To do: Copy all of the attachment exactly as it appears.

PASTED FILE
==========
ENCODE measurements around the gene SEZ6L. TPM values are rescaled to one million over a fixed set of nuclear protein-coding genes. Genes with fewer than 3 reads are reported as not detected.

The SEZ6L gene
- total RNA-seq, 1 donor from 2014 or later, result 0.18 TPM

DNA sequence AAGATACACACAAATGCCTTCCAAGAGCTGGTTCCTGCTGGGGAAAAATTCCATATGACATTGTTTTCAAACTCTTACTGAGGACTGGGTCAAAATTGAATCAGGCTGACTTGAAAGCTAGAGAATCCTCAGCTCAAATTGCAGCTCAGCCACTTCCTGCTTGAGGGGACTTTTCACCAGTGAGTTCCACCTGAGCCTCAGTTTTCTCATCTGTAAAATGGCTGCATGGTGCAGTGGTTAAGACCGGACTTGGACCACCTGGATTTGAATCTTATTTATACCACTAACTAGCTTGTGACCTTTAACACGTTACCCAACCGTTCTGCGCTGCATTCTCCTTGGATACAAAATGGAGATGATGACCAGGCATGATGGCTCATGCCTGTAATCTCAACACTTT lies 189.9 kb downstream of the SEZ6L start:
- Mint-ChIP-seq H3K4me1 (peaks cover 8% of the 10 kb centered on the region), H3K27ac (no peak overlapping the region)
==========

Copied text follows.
ENCODE measurements around the gene SEZ6L. TPM values are rescaled to one million over a fixed set of nuclear protein-coding genes. Genes with fewer than 3 reads are reported as not detected.

The SEZ6L gene
- total RNA-seq, 1 donor from 2014 or later, result 0.18 TPM

DNA sequence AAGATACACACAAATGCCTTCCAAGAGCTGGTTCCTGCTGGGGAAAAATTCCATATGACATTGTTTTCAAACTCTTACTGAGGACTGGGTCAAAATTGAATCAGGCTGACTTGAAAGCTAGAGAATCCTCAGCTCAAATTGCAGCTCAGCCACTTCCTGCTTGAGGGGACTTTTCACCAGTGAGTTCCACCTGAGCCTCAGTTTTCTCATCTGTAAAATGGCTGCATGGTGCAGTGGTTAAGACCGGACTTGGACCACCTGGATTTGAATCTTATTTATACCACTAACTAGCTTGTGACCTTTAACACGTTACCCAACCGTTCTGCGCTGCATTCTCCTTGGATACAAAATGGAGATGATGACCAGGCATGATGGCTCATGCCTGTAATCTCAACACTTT lies 189.9 kb downstream of the SEZ6L start:
- Mint-ChIP-seq H3K4me1 (peaks cover 8% of the 10 kb centered on the region), H3K27ac (no peak overlapping the region)